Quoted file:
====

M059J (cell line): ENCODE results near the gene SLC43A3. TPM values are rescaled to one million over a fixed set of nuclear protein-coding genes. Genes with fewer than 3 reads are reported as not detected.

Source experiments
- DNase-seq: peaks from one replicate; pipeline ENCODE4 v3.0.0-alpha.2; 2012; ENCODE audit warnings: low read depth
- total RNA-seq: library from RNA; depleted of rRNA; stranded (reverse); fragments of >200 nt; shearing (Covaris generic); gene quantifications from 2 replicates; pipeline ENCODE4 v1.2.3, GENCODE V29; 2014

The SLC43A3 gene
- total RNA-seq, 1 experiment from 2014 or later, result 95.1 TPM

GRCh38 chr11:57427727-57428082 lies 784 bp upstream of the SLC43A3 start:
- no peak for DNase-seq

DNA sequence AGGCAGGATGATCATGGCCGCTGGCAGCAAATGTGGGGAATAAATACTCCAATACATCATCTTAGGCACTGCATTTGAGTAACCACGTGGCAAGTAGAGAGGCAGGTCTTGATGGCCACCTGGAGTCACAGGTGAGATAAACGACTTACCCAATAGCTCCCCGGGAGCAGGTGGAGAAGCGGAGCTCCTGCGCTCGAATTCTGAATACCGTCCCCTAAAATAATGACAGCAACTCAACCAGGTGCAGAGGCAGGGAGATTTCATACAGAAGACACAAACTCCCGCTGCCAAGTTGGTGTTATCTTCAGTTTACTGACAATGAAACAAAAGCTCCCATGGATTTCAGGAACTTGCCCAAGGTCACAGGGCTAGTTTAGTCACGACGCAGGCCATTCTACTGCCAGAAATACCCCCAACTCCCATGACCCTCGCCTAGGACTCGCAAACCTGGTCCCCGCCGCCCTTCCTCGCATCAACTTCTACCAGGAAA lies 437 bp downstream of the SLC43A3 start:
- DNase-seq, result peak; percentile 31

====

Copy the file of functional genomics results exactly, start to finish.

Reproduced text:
M059J (cell line): ENCODE results near the gene SLC43A3. TPM values are rescaled to one million over a fixed set of nuclear protein-coding genes. Genes with fewer than 3 reads are reported as not detected.

Source experiments
- DNase-seq: peaks from one replicate; pipeline ENCODE4 v3.0.0-alpha.2; 2012; ENCODE audit warnings: low read depth
- total RNA-seq: library from RNA; depleted of rRNA; stranded (reverse); fragments of >200 nt; shearing (Covaris generic); gene quantifications from 2 replicates; pipeline ENCODE4 v1.2.3, GENCODE V29; 2014

The SLC43A3 gene
- total RNA-seq, 1 experiment from 2014 or later, result 95.1 TPM

GRCh38 chr11:57427727-57428082 lies 784 bp upstream of the SLC43A3 start:
- no peak for DNase-seq

DNA sequence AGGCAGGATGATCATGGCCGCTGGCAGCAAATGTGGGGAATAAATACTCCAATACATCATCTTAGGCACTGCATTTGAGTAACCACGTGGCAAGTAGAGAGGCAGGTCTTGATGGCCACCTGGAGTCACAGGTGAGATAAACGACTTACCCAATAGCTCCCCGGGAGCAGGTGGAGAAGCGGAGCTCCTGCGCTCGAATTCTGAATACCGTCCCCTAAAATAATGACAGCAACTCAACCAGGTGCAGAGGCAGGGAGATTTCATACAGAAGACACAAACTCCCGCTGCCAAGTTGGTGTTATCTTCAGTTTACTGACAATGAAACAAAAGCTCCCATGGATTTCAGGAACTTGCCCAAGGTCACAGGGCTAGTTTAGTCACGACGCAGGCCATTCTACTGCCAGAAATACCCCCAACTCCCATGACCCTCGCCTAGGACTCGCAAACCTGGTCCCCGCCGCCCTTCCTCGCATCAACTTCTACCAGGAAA lies 437 bp downstream of the SLC43A3 start:
- DNase-seq, result peak; percentile 31